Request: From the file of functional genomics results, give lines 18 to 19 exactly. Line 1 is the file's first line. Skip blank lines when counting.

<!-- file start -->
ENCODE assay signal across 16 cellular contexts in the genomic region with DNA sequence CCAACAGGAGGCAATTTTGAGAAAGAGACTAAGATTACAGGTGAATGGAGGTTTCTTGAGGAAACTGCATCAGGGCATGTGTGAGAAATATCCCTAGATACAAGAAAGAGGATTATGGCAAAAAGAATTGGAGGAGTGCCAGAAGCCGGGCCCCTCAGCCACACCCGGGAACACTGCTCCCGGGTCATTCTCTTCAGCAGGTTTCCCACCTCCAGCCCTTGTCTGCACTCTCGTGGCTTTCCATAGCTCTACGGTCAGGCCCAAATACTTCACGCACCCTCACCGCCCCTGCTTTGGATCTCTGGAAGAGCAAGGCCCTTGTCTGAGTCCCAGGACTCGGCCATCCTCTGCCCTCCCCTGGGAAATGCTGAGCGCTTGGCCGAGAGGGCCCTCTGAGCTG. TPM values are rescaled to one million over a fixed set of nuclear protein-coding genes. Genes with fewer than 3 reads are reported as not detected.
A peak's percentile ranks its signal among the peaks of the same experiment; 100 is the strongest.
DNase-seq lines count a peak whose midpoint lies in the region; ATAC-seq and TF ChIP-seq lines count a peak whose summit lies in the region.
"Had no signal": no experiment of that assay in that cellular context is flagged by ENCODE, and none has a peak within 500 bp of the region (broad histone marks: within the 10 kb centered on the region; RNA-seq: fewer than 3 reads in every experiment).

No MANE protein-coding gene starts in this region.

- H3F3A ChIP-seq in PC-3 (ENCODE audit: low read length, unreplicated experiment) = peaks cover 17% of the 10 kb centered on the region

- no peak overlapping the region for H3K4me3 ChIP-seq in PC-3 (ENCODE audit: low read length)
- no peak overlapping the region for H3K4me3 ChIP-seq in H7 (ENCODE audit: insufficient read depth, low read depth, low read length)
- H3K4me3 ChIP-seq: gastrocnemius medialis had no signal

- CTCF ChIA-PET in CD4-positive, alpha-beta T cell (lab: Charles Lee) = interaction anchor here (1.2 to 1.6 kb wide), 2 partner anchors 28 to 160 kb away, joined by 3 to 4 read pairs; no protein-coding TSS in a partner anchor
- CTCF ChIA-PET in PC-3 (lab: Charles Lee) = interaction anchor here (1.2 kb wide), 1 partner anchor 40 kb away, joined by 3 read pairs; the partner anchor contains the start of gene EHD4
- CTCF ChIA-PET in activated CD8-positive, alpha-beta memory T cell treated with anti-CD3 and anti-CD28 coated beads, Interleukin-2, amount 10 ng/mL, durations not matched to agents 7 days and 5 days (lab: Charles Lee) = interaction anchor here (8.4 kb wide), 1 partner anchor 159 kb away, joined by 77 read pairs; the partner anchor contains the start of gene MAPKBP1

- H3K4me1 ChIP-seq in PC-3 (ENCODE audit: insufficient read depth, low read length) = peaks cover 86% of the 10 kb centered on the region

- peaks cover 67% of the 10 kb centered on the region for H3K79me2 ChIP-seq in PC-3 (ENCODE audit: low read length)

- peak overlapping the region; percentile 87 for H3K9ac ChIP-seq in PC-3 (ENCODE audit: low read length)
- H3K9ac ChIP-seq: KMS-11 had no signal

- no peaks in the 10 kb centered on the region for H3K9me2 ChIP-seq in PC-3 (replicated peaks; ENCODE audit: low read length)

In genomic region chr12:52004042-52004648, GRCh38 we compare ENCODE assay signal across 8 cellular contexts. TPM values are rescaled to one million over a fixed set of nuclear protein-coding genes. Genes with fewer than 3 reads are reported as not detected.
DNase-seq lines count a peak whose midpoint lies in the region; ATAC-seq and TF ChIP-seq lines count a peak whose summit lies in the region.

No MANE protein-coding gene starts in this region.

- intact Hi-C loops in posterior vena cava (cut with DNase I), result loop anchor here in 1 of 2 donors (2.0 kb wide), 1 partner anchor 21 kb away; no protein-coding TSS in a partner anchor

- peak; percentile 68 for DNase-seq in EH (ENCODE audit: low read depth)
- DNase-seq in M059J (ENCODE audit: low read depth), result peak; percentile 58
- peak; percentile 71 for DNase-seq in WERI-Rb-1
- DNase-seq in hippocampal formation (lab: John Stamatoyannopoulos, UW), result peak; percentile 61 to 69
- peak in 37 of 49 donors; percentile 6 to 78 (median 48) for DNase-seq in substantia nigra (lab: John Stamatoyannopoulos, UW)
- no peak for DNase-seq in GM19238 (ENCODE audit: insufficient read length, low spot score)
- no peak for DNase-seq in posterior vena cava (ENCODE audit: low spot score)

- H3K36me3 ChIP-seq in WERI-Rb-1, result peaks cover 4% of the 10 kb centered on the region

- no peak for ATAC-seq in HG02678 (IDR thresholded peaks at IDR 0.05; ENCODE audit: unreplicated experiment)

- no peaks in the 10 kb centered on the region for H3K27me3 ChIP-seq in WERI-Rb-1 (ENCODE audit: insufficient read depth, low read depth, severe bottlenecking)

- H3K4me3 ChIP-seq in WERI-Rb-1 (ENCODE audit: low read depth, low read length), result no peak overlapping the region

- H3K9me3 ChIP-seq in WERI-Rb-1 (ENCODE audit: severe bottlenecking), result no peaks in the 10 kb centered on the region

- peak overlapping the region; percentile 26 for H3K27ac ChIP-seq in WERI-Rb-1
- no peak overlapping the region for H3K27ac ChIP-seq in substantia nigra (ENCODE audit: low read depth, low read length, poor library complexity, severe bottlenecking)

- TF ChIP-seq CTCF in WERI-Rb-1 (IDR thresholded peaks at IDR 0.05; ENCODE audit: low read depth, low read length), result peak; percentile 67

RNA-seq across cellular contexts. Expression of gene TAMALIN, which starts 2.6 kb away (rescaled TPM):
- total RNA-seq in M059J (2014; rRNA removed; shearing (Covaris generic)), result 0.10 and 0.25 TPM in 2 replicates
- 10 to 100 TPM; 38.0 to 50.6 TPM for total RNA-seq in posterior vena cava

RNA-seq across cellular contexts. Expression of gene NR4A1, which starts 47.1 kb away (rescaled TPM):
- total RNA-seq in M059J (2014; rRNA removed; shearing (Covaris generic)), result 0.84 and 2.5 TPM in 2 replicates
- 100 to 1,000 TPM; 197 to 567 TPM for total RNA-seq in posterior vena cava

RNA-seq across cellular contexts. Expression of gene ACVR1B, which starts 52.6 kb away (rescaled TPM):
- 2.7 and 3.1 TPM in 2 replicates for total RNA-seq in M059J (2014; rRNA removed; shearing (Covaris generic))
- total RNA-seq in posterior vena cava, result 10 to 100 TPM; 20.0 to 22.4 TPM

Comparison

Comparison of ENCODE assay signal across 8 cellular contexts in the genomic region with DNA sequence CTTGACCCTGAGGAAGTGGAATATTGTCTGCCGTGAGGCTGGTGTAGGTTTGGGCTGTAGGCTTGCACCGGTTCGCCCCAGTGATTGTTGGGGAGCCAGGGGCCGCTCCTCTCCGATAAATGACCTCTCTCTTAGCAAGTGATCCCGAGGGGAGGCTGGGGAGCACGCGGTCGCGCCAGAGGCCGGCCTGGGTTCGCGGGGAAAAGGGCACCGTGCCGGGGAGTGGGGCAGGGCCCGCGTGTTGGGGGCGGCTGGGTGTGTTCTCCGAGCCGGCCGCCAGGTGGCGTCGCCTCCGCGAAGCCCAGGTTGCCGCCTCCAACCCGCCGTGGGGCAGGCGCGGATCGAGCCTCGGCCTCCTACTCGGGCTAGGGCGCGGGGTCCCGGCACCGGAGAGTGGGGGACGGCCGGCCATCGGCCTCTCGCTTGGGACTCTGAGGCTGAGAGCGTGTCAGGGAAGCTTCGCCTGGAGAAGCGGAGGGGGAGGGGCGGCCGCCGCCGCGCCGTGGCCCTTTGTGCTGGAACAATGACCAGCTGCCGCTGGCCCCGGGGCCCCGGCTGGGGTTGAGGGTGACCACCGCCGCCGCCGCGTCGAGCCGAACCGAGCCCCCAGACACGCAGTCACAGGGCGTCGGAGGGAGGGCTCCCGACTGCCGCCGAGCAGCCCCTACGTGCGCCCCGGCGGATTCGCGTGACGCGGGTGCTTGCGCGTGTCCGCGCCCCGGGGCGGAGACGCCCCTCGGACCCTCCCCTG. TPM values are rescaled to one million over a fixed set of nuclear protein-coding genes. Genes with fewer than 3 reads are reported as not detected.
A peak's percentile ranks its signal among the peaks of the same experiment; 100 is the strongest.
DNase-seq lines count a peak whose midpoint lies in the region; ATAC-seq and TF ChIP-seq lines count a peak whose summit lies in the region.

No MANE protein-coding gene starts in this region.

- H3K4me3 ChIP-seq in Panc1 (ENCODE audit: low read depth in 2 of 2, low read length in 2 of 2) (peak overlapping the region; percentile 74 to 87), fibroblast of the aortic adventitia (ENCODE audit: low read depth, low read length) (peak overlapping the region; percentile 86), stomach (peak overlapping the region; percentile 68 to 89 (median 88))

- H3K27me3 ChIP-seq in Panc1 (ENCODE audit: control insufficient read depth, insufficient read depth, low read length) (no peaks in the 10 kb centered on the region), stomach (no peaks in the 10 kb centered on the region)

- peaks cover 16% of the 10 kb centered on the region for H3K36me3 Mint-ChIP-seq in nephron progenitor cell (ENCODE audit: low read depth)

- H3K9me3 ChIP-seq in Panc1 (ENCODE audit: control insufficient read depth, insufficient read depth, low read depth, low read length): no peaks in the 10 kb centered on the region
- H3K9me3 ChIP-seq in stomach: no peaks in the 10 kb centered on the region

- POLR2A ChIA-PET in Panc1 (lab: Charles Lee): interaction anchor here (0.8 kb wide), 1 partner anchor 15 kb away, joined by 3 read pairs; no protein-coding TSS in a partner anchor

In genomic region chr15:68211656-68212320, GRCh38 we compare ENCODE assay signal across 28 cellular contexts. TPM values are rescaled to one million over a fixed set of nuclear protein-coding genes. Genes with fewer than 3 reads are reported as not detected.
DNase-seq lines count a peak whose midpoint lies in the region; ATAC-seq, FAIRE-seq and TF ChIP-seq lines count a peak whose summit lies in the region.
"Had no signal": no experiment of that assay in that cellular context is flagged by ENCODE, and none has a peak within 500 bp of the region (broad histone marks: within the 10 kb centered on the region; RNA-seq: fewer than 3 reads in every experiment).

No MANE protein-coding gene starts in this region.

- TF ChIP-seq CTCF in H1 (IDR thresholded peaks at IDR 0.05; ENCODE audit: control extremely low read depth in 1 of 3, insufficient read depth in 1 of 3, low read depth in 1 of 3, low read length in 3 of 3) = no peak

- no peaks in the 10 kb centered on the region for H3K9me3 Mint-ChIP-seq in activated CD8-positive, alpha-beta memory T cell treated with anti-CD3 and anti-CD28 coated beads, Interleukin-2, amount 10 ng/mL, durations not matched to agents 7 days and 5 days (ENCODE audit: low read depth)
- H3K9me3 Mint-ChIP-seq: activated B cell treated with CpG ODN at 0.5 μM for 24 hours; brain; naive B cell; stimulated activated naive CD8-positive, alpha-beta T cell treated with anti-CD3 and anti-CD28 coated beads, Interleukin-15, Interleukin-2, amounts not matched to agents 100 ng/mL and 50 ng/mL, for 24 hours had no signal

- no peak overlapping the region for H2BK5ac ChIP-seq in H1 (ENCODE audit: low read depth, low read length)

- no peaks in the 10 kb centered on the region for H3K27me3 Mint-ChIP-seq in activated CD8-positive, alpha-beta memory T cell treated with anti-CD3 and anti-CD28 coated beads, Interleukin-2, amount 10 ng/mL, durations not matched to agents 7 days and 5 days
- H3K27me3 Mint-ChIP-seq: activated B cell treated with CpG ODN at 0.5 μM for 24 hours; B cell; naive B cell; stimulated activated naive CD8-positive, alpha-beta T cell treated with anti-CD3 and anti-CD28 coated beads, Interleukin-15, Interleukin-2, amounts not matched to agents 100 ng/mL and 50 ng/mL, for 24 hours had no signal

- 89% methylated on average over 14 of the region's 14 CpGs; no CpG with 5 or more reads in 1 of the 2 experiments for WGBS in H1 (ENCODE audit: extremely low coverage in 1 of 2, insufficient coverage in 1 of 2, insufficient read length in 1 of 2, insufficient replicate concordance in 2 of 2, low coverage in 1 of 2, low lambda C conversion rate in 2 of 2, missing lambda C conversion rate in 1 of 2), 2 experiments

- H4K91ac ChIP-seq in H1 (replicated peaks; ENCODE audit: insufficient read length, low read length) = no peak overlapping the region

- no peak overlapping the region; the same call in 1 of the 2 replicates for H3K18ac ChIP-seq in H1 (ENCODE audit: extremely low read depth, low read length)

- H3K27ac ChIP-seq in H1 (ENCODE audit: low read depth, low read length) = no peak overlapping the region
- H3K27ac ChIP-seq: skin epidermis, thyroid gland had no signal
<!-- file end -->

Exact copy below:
In genomic region chr12:52004042-52004648, GRCh38 we compare ENCODE assay signal across 8 cellular contexts. TPM values are rescaled to one million over a fixed set of nuclear protein-coding genes. Genes with fewer than 3 reads are reported as not detected.
DNase-seq lines count a peak whose midpoint lies in the region; ATAC-seq and TF ChIP-seq lines count a peak whose summit lies in the region.